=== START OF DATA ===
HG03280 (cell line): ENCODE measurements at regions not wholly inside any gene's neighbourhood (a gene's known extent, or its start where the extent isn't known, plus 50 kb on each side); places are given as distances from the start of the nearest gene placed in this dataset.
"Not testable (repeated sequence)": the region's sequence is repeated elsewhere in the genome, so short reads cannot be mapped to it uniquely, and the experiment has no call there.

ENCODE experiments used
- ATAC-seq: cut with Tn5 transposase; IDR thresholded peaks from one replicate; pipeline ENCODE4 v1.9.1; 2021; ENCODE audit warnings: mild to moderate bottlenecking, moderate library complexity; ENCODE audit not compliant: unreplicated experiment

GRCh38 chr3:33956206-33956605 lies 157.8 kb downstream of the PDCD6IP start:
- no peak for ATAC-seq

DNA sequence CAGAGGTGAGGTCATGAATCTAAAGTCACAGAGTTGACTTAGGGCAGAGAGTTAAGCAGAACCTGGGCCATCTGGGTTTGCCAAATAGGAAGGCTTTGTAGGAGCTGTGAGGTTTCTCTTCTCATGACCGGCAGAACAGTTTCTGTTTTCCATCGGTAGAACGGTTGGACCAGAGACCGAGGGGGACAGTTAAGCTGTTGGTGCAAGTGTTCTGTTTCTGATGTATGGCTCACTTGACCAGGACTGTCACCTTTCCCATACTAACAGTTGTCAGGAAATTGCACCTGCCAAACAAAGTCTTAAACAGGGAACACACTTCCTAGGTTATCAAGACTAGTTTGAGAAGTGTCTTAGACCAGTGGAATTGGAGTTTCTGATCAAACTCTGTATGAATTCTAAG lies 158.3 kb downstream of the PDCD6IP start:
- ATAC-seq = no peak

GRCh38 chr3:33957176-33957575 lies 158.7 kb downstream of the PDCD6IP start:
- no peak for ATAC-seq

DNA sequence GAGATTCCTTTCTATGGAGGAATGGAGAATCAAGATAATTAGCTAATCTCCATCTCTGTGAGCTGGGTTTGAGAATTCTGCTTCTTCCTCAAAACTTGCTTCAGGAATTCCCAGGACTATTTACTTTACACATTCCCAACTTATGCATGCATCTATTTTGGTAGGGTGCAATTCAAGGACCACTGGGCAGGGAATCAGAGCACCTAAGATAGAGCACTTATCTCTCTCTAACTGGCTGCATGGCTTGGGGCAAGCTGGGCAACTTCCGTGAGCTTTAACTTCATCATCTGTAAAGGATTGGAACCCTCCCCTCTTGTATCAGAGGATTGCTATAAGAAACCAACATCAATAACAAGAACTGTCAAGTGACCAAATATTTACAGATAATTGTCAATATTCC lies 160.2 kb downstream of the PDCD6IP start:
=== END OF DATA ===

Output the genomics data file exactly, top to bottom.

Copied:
HG03280 (cell line): ENCODE measurements at regions not wholly inside any gene's neighbourhood (a gene's known extent, or its start where the extent isn't known, plus 50 kb on each side); places are given as distances from the start of the nearest gene placed in this dataset.
"Not testable (repeated sequence)": the region's sequence is repeated elsewhere in the genome, so short reads cannot be mapped to it uniquely, and the experiment has no call there.

ENCODE experiments used
- ATAC-seq: cut with Tn5 transposase; IDR thresholded peaks from one replicate; pipeline ENCODE4 v1.9.1; 2021; ENCODE audit warnings: mild to moderate bottlenecking, moderate library complexity; ENCODE audit not compliant: unreplicated experiment

GRCh38 chr3:33956206-33956605 lies 157.8 kb downstream of the PDCD6IP start:
- no peak for ATAC-seq

DNA sequence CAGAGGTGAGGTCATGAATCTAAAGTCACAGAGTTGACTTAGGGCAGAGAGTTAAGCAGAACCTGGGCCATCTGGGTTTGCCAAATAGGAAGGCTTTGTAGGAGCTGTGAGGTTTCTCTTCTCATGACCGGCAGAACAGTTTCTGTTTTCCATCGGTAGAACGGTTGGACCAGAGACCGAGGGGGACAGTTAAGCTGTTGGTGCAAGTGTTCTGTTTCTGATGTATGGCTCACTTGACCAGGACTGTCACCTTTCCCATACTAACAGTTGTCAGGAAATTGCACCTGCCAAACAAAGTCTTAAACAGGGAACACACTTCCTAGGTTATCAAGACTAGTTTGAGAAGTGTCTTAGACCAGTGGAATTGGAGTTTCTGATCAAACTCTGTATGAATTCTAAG lies 158.3 kb downstream of the PDCD6IP start:
- ATAC-seq = no peak

GRCh38 chr3:33957176-33957575 lies 158.7 kb downstream of the PDCD6IP start:
- no peak for ATAC-seq

DNA sequence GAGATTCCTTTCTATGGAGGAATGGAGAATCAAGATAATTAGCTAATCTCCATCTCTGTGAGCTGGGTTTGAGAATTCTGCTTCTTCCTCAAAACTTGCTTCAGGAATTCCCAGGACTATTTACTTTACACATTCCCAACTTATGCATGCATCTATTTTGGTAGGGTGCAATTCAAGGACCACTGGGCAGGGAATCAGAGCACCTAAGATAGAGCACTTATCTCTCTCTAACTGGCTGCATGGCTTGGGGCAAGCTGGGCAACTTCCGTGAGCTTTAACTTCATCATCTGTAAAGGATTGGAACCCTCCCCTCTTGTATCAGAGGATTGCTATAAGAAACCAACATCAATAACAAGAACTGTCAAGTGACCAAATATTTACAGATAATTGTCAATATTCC lies 160.2 kb downstream of the PDCD6IP start: